The Stream, January 3: Snowpack Looks Good for California Water Supply

The first measure of Sierra Nevada snowpack in 2013 showed promising signs for California’s water supply, with water content at 134 percent of average statewide, NBC News reported, citing state officials. California receives approximately one third of its water from snow in the Sierra range.

An oil boom spurred by hydraulic fracturing in the Monterey shale may be in California’s future, according to this column posted by Reuters. The state government took the first steps toward expanded fracking by publishing draft rules for the practice on December 18.

Droughts and Floods
The severe drought in the United States is still being felt as Mississippi River water levels remain low. More than 8,000 jobs and 7.2 million tons of commodities are at risk if the river levels continue to drop this month, according to numbers released today by the Waterways Council and the American Waterways Operators, Farm Futures reported.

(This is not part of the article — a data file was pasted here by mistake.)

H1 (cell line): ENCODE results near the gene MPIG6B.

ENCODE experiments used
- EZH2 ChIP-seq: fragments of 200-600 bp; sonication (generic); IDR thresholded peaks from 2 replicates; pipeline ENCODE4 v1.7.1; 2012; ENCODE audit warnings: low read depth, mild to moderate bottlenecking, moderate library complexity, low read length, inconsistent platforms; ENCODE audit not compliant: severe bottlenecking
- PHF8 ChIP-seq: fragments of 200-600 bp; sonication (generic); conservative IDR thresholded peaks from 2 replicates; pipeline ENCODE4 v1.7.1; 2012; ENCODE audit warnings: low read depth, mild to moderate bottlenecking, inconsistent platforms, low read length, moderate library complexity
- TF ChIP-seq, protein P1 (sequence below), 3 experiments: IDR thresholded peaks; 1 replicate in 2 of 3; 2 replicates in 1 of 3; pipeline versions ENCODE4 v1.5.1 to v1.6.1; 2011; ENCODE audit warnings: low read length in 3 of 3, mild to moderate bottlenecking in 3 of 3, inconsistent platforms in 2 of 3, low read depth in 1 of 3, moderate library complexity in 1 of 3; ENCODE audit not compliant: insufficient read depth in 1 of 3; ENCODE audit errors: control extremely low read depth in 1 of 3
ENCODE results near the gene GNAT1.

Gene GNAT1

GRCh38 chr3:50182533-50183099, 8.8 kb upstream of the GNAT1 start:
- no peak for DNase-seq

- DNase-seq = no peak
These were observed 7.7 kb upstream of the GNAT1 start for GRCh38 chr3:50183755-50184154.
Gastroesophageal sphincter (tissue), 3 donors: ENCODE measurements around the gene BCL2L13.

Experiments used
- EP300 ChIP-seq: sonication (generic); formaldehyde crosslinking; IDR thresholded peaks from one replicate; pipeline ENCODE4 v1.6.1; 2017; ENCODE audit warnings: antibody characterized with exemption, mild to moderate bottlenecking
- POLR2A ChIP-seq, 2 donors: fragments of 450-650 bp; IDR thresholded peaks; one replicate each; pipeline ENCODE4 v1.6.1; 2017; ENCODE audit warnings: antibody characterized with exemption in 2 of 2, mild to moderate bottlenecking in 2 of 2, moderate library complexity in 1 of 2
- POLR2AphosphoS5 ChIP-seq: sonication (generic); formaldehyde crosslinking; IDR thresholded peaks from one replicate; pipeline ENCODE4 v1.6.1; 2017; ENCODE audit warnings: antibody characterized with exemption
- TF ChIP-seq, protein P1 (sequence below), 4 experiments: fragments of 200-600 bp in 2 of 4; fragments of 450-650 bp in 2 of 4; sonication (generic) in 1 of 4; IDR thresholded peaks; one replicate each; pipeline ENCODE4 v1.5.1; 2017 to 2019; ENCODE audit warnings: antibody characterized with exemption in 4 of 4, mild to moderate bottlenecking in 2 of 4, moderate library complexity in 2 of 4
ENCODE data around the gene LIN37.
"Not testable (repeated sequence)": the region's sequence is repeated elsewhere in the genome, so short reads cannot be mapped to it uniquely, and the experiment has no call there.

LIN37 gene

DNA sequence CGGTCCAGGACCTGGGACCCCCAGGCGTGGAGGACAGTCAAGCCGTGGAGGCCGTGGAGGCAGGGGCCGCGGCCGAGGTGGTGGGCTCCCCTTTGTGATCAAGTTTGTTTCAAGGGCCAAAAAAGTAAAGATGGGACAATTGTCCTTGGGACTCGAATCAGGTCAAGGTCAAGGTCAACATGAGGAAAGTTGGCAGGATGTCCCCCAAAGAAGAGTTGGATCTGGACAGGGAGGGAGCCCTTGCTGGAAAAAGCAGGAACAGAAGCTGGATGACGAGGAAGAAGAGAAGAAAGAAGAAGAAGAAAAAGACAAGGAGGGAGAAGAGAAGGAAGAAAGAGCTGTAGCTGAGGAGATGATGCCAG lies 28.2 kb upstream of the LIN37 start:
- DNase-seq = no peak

Last year was the second wettest on record in the United Kingdom, the Guardian reported. With 1,330.7 millimeters (52.4 inches) of rain, 2012 was just 6.6 millimeters (0.26 inches) below the record set in 2000.

Africa and the Middle East
Sudan hopes that an expansion of its Roseiris dam on the Blue Nile River will increase agricultural production and encourage agricultural foreign investment, Reuters reported. The country is looking to its agricultural sector to make up for the loss of oil reserves in South Sudan.

New archaeological discoveries in Jordan’s ancient city of Petra show complex dam and terrace farming systems that allowed the city to grow food for itself and for trade in a typically dry climate, Live Science reported.

The Stream is a daily digest spotting global water trends. To get more water news, follow Circle of Blue on Twitter and sign up for our newsletter.

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